Look around campus. Everything – the buildings you see, the classes you take, the tuition you pay – all came from Florida’s state government.
“There’s hardly an aspect of higher education that’s not touched by state government,” said Susan MacManus, a political science professor.
So why don’t students seem to care about the upcoming elections, which are fewer than two weeks away?
“Young people tend not to participate because they lack the experience,” said Edwin Benton, a political science professor who specializes in state and local government. “That usually changes when they start to pay taxes and they have children in school. They finally realize, ‘It’s worth my while.'”
But to some, it’s worthwhile now. Traditionally, Florida’s governors, regardless of party affiliation, have played a big role in higher education. And MacManus said their interest is increasing.
“Florida has a lot of entry-level jobs,” she said. “And the government wants more high-paying jobs, and higher education feeds that.”
This summer, legislators approved a $513 million budget for state universities, with USF receiving $61 million. Whether one party’s control of the state government will benefit Florida’s universities more than the other is debatable, but historically, Democrats provide more education funding, Benton said.
“Depending on who gains control or who is elected, there will definitely be a difference in the amount of funding,” Benton said. “But will the average student notice? That’s debatable.”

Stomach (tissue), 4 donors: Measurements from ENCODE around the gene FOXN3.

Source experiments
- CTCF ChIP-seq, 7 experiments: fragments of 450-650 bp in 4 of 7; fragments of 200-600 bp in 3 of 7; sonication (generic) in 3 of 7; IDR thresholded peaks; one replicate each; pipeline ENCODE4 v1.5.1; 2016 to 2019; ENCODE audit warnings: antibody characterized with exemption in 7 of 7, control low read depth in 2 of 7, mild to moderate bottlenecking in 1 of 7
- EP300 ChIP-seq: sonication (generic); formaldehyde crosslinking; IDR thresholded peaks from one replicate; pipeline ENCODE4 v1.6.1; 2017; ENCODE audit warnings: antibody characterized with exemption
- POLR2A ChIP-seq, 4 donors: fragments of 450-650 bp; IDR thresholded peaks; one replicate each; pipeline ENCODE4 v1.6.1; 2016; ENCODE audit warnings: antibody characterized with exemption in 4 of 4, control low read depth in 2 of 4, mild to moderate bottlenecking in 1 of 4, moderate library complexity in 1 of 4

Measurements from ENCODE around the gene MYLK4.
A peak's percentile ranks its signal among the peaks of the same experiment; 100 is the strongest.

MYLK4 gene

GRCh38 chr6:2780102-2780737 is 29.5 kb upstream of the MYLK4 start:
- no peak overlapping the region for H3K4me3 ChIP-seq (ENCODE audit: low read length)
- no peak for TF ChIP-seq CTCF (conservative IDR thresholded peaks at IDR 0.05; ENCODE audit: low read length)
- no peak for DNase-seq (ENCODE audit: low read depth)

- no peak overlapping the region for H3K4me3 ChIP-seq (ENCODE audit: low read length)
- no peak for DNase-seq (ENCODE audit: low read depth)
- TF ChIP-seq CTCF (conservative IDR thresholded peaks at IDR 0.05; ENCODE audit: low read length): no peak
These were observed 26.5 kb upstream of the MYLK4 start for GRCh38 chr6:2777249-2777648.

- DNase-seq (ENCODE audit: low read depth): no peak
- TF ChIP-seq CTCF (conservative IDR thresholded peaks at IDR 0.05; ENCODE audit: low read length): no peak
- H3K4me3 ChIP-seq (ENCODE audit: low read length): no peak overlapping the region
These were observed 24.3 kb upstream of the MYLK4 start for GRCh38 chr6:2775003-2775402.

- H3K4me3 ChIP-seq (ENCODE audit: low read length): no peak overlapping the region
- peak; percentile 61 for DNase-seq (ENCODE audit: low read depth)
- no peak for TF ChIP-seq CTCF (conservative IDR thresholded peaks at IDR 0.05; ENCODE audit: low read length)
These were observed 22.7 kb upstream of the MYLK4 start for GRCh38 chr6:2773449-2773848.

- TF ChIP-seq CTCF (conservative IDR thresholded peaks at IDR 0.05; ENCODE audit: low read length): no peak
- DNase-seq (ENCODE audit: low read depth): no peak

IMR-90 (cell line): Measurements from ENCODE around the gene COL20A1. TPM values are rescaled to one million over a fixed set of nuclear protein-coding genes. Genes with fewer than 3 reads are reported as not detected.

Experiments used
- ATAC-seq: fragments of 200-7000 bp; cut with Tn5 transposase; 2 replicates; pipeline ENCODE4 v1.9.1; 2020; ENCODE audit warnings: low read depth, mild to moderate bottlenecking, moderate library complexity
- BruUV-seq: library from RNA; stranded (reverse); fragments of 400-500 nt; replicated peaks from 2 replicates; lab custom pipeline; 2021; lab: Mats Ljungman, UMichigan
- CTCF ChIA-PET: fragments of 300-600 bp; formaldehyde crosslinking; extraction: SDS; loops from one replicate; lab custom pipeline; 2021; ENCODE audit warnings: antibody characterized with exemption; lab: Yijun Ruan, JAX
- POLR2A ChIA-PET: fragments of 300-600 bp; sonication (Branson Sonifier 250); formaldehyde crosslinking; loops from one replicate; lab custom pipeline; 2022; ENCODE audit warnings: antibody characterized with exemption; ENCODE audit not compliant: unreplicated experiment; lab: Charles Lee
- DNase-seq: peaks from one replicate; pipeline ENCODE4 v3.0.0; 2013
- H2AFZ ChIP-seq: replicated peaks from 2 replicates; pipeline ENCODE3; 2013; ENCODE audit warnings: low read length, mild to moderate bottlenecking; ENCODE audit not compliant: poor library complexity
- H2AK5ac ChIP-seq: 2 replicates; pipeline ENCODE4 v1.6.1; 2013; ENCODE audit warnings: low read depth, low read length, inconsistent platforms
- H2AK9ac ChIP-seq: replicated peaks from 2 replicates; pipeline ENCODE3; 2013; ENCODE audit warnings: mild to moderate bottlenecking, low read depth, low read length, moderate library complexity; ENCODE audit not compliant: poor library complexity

To combat student apathy when it comes to non-presidential election years, MacManus, along with Student Government and Pi Sigma Alpha (National Political Science Honor Society), is holding a straw poll Nov. 2 on campus. Students can vote in every election – governor, U.S. Senate and U.S. House, as well as on the six amendments – between 10 a.m and 2 p.m. at either the Phyllis P. Marshall Center or Cooper Hall. All the candidates have been invited.
“We’re trying to get students engaged,” MacManus said. “We want to show that students do care about politics.”
MacManus said she hopes local media will cover the event.
“We want to put it out there that students are interested in politics and they do care,” SG senate President Barclay Harless said. “We want to show that student issues are important politically.”
As well as approving funds, the Legislature also determines curricula, available courses, grants and faculty salaries.
USF Government Relations Associate Vice President Kathleen Betancourt, who lobbies for the University, believes students should be more involved.
“And not just because they’re students, but because they’re citizens first,” she said. “I believe students want to have a better world. They can make a difference.